Respect women’s right to wear veil in court, says Britain’s most senior judge
Supreme Court president Lord Neuberger said judges must have “an understanding of different cultural and social habits,” as part of their duty to show fairness and impartiality in trials.
“It is necessary to have some understanding as to how people from different cultural, social, religious or other backgrounds think and behave and how they expect others to behave,” Lord Neuberger said.
“Well known examples include how some religions consider it inappropriate to take the oath, how some people consider it rude to look other people in the eye, how some women find it inappropriate to appear in public with their face uncovered, and how some people deem it inappropriate to confront others or to be confronted – for instance with an outright denial.”
Addressing the Criminal Justice Alliance in a speech, ‘Fairness in the courts: the best we can do,’ he warned of potential biases and failures to remain neutral as a result of judges’ privileged backgrounds.
“A white male public school judge presiding in a trial of an unemployed traveler from Eastern Europe accused of assaulting or robbing a white female public school woman will, I hope, always be unbiased,” he said.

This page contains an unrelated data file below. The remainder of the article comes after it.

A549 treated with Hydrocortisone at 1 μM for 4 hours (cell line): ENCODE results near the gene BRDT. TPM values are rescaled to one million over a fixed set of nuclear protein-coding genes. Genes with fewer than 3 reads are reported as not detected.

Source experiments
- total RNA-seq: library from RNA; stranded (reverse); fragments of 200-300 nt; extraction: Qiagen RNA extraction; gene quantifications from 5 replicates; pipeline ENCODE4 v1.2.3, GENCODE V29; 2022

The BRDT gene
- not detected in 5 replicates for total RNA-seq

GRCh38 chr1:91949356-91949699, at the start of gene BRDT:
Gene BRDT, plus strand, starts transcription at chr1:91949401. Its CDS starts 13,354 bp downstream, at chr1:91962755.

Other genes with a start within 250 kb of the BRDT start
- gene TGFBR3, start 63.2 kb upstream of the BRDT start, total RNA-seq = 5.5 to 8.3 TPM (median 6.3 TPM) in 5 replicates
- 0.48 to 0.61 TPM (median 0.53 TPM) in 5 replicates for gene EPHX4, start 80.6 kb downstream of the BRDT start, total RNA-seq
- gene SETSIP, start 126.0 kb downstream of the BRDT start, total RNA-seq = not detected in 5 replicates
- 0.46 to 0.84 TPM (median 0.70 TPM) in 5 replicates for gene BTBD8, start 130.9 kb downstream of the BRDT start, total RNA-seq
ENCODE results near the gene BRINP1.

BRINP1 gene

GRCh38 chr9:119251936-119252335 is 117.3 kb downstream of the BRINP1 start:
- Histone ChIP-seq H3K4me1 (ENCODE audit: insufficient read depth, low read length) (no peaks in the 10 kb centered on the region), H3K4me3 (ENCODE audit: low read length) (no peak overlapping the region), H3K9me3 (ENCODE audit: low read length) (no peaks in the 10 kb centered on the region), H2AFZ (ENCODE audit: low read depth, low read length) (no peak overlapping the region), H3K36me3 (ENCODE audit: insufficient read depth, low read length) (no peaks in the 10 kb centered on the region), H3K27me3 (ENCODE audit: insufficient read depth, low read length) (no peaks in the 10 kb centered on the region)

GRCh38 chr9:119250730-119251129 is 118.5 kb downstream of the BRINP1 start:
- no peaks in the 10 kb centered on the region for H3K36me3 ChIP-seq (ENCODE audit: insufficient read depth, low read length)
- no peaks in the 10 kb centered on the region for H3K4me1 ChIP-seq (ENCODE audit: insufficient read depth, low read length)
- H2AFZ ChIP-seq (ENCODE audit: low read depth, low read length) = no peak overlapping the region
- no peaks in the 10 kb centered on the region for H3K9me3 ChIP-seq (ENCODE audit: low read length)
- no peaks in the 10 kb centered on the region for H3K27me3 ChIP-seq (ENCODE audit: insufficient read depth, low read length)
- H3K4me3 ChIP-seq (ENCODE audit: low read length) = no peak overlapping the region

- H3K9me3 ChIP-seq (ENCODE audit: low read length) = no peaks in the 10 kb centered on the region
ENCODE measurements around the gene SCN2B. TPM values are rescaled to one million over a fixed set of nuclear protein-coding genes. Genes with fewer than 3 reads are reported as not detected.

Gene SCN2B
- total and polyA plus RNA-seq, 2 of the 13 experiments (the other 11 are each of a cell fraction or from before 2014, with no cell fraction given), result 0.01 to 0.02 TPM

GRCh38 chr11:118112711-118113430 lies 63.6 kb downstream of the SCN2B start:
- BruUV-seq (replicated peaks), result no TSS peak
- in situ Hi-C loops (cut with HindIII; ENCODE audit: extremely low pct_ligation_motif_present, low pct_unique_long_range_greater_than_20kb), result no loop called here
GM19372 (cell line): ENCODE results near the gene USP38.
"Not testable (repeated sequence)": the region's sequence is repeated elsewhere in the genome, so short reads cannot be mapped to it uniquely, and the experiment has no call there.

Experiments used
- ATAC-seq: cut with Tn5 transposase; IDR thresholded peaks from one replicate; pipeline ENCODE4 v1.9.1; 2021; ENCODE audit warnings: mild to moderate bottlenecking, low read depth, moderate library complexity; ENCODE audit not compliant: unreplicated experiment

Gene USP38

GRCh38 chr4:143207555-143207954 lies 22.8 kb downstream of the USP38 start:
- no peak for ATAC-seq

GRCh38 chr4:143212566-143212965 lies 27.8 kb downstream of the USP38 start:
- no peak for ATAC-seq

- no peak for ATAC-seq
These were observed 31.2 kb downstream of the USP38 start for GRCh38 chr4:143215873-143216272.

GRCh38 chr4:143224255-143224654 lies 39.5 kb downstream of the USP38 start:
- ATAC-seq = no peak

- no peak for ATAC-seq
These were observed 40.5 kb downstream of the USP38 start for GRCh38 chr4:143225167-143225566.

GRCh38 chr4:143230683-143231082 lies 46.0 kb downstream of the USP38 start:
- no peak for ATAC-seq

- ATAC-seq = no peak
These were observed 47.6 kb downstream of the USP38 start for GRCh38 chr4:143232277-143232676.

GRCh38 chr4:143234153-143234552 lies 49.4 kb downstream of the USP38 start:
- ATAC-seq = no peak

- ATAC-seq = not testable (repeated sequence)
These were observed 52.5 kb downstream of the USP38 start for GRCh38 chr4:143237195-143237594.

“However he should always think to himself what his subconscious may be thinking or how it may be causing him to act; and he should always remember how things may look to the defendant, and indeed to the jury and to the public generally.”
“It is necessary to have some understanding as to how people from different cultural, social, religious or other backgrounds think and behave and how they expect others to behave,” he added.
Discussing the British legal system, the head of the country’s highest court said lawyers must always remember how “terrifying and intimidating” the process is to members of the public.
He also raised some concerns and whether the British legal system could be improved.
“I sometimes wonder whether our trial procedures really are the best way of getting at the truth,” he said.
“Would you feel that you had given of your best if you had been forced to give evidence in unfamiliar surroundings, with lots of strangers watching in an intimidating court, with lawyers in funny clothes asking questions, often aggressively and trying to catch you out, and with no ability to tell the story as you remember it?”
In 2013, a judge ruled that a Muslim woman was allowed to stand trial wearing a full-face veil, but must remove it to give evidence.
Judge Peter Murphy made the ruling at Blackfriars Crown Court in London. Rebekah Dawson, then 22, had refused to remove her niqab and reveal her face in front of any man. She later admitted witness intimidation and was later jailed for six months after changing her plea to guilty.